Three Truths About Trust
And Their Consequences for Public Health in the Trump Era
Here are three essential truths about trust and some thoughts on what they mean for public health.
- Communication is the most important component of trust.
- The erosion of trust hampers all communication.
- Trust is easily broken, but difficult to build or sustain.
1. Communication is the most important component of trust.
There are any number of formulations on what it takes to establish and maintain trust, but in general those components can be grouped and summarized as:
Does the person know what they’re talking about? Do they have training, education, or expertise in this subject?
Does the person change positions without reason? Is there congruence between what they say and what they do?
Is this person honest? Do they have a track record of telling the truth?
Are they able to express themselves clearly?
Conventional wisdom is that trust is secured when all four elements are present, but that may not actually be required. Take the case of Donald Trump and his statements on vaccinations, particularly those linking vaccines to autism. On this scale, Trump fails on the first three criteria and only scores on Communication.
He obviously has no medical or clinical background (no competence), frequently accuses others of precisely what he himself is doing (no reliability), notoriously lies on nearly a daily basis (no integrity), and yet, is able to persuade others to adopt his views (communication). In fact, one way of viewing his presidency is to see it as a sustained attack on these first three factors. He ignores and belittles expertise (from scientists, from the intelligence community, from the military, and even the National Weather Service) claiming both that he knows more than these experts and that his intuition is superior to their facts. But the canny pivot he’s made is from ‘I don’t trust them’ to ‘you shouldn’t trust them.’
On reliability, he’s been equally slippery, insisting that those who criticize him on any account are not be to believed. In other words, it’s not his inconsistency that’s up for discussion but others’ criticism of him.
His lies (integrity) are so frequent (over 16,000 in his first three years in office) that the media no longer reports many of them and the public is practically inured to them.
And yet, as least some of the blame for the drop in vaccination rates can be laid to his, admittedly effective, communications. [ 1 ]
But Trump was certainly not the first to promote specious theories about the cause of autism. Here are some other prominent players in this game:
While you may disagree with any of these particular scores, what’s undeniable is that what they all have in common is a mastery of communications and each (I would argue, consequently) has a large number of followers, people who believe their baseless claims about autism, despite their lack of some or all of the first three criteria for trust. [ 2 ]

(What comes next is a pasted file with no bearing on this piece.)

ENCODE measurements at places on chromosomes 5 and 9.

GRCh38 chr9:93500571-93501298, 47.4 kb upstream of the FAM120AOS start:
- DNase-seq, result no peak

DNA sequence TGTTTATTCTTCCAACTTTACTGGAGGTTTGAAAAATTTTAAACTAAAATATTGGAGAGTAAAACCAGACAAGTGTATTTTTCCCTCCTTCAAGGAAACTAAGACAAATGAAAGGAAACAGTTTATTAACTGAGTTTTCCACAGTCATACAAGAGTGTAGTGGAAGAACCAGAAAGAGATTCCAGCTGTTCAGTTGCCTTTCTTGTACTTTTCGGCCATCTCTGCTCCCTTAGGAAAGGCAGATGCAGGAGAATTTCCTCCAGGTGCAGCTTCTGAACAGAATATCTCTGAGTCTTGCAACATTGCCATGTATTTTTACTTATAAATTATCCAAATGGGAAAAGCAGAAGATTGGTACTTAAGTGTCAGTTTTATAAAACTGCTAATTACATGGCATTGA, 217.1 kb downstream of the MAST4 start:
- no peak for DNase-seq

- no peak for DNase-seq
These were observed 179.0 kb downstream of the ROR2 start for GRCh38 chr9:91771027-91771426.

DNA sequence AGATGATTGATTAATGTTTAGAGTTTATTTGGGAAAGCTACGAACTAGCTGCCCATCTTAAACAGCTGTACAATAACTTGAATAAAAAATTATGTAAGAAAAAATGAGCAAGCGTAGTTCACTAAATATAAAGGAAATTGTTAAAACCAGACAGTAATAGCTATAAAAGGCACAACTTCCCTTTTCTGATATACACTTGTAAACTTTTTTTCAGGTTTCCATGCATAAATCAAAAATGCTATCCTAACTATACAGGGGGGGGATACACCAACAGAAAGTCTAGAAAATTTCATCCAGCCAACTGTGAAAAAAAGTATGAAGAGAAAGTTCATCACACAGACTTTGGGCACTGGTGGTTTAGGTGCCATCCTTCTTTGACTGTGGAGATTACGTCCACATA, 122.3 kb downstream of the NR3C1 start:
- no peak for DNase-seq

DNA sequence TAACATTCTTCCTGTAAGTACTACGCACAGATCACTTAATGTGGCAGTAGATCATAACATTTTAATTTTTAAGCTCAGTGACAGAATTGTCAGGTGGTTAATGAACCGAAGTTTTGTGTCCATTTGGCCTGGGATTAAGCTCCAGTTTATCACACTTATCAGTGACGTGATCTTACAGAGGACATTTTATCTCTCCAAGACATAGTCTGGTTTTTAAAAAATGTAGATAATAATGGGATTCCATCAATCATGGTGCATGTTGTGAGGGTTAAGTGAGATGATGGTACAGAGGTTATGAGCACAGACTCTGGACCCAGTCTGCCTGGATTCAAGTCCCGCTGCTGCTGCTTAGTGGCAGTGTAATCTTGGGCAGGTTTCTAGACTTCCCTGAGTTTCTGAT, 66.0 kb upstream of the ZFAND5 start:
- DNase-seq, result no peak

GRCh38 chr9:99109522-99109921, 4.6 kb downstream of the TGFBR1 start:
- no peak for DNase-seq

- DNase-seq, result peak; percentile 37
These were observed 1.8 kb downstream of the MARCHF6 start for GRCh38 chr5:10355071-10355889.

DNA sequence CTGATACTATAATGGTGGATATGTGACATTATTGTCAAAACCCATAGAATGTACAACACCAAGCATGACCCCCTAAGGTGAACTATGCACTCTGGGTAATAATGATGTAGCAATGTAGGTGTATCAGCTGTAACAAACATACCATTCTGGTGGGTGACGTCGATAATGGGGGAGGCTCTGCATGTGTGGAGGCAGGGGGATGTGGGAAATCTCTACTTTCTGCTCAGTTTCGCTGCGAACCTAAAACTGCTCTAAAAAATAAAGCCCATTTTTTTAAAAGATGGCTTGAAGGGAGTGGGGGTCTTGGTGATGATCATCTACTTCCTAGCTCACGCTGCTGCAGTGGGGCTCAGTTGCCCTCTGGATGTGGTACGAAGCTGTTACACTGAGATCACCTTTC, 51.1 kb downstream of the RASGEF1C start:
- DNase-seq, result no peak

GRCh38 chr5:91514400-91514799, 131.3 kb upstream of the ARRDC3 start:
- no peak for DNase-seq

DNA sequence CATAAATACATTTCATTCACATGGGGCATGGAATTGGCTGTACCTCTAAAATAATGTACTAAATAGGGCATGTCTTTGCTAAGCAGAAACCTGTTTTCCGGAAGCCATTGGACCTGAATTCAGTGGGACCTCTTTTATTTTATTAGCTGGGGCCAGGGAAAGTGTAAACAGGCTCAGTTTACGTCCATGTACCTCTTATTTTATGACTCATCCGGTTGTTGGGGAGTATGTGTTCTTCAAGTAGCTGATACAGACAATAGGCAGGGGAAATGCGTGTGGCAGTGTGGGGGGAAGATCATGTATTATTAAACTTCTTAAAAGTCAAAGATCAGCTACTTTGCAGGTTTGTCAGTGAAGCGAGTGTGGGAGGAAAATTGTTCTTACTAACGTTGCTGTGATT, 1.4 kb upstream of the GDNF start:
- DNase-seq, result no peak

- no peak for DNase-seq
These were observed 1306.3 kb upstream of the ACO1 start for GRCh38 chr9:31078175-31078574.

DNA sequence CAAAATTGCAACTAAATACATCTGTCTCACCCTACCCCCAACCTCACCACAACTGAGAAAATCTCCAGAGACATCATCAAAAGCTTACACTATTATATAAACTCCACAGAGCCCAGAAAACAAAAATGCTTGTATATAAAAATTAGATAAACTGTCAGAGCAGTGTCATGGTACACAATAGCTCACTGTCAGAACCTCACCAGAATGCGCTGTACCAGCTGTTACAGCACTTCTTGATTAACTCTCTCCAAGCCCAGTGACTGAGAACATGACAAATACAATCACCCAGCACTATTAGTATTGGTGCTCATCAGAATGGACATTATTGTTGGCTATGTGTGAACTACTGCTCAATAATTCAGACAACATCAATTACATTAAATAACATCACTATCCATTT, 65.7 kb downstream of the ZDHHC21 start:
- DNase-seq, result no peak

Maybe a better way to look at this phenomenon is not that these people are somehow magically circumventing the requirements for establishing trust, but that the definition of trust itself –or rather how we trust– has changed. Somehow, it’s morphed into something more like faith, a condition that doesn’t require that the messenger have competence, reliability, integrity, or even an adherence to facts. In a way this makes sense, given the recent declines in critical thinking, extent of reading, and reading comprehension. [ 3 ] Couple that to the choice of many people who prefer to receive only siloed information and opinions, and it’s easy to see that faith is an easier way to make a connection than earned trust.
The result: communication has become the critical component of trust. And that should give us pause, especially as it applies to healthcare and public health.
So while Trump has been able to build trust in his views, he has done so only by seriously damaging trust in institutions like science and the media.
2. The erosion of trust hampers all communication.
The erosion of trust hampers all communication but it’s particularly corrosive and dangerous regarding matters of health. This observation is far from new (see, for example, Laurie Garrett’s Betrayal of Trust [ 4 ]), but bears repeating, especially for those of us approaching it from the communications, rather than the health, perspective. On the communications side I think we sometimes prioritize getting the message out over gauging how it will be received, and here is where trust becomes important. We assume that once the information is shared, trust will appear. But when we do so, we overlook what is often a long and troubling legacy of mis-information and fractured trust.
Where Garrett’s focus is primarily on the systemic collapse of public health and a more generalized abandonment of public health in favor or medical practice, there are sectors of the population that are deeply suspicious of any medical service or treatment. African Americans in particular have suffered mis-treatment, lack of treatment, and mis-information, all contributing to the building of formidable barriers to trust, the exchange of information, and free and open communication. The Tuskegee Study of Untreated Syphilis in the Negro Male and the unauthorized appropriation and exploitation of Henrietta Lacks’ cancer cells [ 5 ] are two of the more prominent examples.
A similar distrust can be found in the Democratic Republic of Congo, as citizens there not only fail to take needed precautions against the Ebola outbreak in that country, but have also set fire to at least two treatment facilities. A society so long traumatized by war and unable to count on its government to provide even minimal stability is fertile ground for mistrust of medical assistance, especially when it is predominantly provided by out-of-country NGOs.
And in yet another example, the rise (and in some cases resurfacing) of polio in Syria, Pakistan, Iraq, and possibly Afghanistan as well, may be attributable, at least in part, to the distrust of medical personnel following the CIA’s use of a local doctor to scope out the Bin Laden compound under the guise of vaccinating against HEP-B infections. [ 7 ]
These examples show the difficulty reestablishing trust once it has been broken. Which leads to the third truth:
3. Trust is one of those commodities that’s inherently fragile and easily broken while at the same time it’s difficult to build and sustain.